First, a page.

If so, they may attempt to pitch a story either pro or con, likely targeting the Capitol Press Corps or perhaps their local newspaper or TV station in their district. They might produce an opinion piece or a letter to the editor in hopes of getting their viewpoint specifically covered by the newspaper.

In some instances, the issue may be news-worthy enough to warrant a planned press conference and, with it, possible television coverage. Either side will look to capitalize on the news coverage to advance their point of view.

A newspaper’s editorial board, or their featured columnists, also play a role in shaping public opinion. Their editorials can impact the legislative process because they often are regarded as a trustworthy and informed voice on key issues. A major newspaper’s editorial board typically includes several full-time opinion writers and their endorsements are highly sought in political campaigns and legislative efforts.

Editorials, of course, are produced independently of news stories — a sacrosanct separation in all good newspapers — but that distinction sometimes is lost on readers.

The media also play a role in state Capitol ethics because they cover stories about ethics issues within the Capitol community.

For example, they may publish articles on investigations by the Fair Political Practices Commission and that panel’s assessment of fines. Similarly, the 2014 coverage of three suspended state senators and their related criminal conduct sparked numerous news stories that portrayed the Legislature in a negative light.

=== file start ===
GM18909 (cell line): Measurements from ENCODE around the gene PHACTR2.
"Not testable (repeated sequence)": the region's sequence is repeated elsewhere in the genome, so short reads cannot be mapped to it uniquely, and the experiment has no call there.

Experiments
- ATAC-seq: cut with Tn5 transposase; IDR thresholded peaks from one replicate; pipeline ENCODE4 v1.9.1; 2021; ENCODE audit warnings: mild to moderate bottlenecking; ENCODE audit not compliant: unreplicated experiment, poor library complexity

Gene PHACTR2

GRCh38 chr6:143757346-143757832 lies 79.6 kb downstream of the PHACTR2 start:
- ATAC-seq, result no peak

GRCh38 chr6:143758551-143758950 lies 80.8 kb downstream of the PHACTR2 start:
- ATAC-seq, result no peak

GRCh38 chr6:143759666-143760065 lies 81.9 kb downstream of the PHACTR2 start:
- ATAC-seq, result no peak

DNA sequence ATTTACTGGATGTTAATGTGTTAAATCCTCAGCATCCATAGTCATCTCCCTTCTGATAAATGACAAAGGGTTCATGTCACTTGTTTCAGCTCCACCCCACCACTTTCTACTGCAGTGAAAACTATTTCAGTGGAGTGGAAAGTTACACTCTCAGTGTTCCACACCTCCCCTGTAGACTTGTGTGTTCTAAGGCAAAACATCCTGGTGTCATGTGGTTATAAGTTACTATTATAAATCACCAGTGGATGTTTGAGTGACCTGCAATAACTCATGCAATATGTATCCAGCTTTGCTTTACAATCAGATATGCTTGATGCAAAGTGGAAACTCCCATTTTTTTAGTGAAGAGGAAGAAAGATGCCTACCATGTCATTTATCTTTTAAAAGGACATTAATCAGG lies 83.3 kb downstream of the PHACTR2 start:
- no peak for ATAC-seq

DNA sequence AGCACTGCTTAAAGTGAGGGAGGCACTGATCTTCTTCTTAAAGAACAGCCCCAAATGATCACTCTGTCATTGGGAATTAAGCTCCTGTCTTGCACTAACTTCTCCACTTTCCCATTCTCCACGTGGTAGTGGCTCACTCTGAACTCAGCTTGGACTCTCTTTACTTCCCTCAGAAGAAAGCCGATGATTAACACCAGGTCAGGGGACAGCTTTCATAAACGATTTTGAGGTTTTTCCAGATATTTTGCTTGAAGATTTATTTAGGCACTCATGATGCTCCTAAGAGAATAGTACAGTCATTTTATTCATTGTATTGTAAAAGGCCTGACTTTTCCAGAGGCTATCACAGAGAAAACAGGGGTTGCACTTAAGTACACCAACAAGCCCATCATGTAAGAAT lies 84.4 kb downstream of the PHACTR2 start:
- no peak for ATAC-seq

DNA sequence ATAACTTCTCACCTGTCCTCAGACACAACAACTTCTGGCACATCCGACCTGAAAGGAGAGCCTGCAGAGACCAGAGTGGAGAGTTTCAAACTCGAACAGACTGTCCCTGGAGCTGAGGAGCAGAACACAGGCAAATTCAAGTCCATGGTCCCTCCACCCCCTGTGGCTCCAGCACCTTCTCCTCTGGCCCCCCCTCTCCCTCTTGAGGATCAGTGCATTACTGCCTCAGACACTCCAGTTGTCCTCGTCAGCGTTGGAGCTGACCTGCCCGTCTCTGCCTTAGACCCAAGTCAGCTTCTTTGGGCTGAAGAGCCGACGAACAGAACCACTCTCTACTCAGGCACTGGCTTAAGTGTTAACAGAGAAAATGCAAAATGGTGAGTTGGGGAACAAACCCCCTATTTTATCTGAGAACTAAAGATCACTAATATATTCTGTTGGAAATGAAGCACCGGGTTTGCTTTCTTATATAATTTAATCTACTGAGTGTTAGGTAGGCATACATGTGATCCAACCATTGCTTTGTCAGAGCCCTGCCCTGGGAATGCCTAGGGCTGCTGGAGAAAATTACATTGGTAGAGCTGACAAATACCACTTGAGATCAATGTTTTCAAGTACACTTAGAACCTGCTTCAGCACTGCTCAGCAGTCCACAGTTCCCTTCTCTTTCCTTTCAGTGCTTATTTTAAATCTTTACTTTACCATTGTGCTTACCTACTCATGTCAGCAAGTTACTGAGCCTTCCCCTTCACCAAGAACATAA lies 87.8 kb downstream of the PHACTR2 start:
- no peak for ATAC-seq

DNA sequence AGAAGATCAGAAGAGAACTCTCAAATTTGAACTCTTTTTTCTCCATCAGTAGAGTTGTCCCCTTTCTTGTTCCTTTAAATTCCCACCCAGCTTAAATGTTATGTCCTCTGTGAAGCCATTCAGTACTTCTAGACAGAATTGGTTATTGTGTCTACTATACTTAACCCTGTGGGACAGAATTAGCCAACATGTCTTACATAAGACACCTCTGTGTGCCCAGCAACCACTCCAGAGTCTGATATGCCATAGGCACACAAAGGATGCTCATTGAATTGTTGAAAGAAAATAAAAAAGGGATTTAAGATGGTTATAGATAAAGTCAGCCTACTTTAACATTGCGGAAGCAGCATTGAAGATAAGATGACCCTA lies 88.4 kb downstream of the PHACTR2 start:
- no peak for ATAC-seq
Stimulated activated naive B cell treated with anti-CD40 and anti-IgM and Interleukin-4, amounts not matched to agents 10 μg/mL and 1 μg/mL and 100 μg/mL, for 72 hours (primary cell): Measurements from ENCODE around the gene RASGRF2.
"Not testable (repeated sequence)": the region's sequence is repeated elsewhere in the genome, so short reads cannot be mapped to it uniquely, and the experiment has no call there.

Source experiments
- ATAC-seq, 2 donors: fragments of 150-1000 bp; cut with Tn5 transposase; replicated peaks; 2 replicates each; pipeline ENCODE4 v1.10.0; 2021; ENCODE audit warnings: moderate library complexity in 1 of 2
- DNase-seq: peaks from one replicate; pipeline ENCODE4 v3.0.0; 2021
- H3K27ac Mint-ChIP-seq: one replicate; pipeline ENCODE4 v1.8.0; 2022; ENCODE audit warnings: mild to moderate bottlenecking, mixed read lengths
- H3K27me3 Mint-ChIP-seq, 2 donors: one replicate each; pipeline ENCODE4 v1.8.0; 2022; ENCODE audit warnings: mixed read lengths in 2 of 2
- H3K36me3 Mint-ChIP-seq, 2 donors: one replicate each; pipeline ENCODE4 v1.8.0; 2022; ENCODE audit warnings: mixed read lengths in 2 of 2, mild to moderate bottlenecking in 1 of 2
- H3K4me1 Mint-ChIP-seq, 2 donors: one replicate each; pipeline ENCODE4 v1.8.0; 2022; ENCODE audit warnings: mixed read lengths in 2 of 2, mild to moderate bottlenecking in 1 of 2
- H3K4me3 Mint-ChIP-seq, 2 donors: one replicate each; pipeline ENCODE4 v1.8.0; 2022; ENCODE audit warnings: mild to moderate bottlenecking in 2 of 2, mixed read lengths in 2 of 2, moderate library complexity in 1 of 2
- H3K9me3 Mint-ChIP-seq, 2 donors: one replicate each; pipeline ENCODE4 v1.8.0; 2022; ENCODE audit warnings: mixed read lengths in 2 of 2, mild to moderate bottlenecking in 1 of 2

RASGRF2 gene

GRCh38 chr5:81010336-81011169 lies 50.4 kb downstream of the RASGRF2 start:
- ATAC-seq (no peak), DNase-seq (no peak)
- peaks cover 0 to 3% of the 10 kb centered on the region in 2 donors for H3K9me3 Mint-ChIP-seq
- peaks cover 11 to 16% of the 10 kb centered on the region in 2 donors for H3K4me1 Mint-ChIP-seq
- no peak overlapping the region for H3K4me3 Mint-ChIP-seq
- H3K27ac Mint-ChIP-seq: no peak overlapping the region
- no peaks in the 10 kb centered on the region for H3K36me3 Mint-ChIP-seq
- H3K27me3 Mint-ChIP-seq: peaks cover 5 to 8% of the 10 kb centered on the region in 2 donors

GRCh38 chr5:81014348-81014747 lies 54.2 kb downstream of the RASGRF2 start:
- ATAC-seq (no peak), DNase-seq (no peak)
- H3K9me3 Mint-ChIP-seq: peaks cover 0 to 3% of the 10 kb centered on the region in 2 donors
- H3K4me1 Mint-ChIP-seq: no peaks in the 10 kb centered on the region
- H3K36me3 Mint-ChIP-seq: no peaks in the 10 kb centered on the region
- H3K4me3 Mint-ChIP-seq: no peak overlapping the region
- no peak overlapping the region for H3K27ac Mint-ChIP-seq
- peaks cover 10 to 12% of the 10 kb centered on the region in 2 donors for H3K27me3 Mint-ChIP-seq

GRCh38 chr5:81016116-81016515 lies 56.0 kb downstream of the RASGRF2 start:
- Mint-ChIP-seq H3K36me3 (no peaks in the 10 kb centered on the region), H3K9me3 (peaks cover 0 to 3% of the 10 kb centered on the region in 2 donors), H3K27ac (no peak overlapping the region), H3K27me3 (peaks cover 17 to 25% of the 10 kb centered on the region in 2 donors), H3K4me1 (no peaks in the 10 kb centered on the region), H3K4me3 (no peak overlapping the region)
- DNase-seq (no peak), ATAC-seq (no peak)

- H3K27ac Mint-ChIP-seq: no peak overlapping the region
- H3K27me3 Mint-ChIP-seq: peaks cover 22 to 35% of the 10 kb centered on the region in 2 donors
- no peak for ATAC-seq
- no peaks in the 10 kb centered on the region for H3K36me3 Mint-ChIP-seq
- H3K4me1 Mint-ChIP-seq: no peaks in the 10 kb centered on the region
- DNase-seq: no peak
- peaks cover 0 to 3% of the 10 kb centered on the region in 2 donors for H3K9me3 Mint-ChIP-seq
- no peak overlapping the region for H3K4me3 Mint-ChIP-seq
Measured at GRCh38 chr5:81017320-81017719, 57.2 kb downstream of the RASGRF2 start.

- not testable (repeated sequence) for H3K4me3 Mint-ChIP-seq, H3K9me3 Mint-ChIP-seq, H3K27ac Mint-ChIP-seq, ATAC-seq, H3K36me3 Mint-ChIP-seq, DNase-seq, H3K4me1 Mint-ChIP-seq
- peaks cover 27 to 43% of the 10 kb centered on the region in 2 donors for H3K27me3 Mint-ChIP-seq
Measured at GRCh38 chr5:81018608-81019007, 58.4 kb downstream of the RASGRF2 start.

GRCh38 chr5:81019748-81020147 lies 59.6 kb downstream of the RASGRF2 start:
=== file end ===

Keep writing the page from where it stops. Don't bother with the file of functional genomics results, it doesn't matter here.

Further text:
At times elected officials pursue “legislation by headline” because the media create an atmosphere in which the public takes interest and some legislators may want to appear responsive to major issues garnering press coverage

Unfortunately, there are a dwindling number of members of the Capitol Press Corps with only The Sacramento Bee,  the Los Angeles Times and The Associated Press employing more than one reporter in their Capitol Bureau.

With so few reporters, not many bills get written about, with the exception of the state budget and a handful of high profile measures that attract statewide attention and usually have powerful and vocal interest groups on both sides of the issue.

Some media outlets may tend to ignore the press releases and story pitches by legislative offices, even though legislators and their staff generally spend time and effort writing press releases and attempting to get coverage of their key legislation.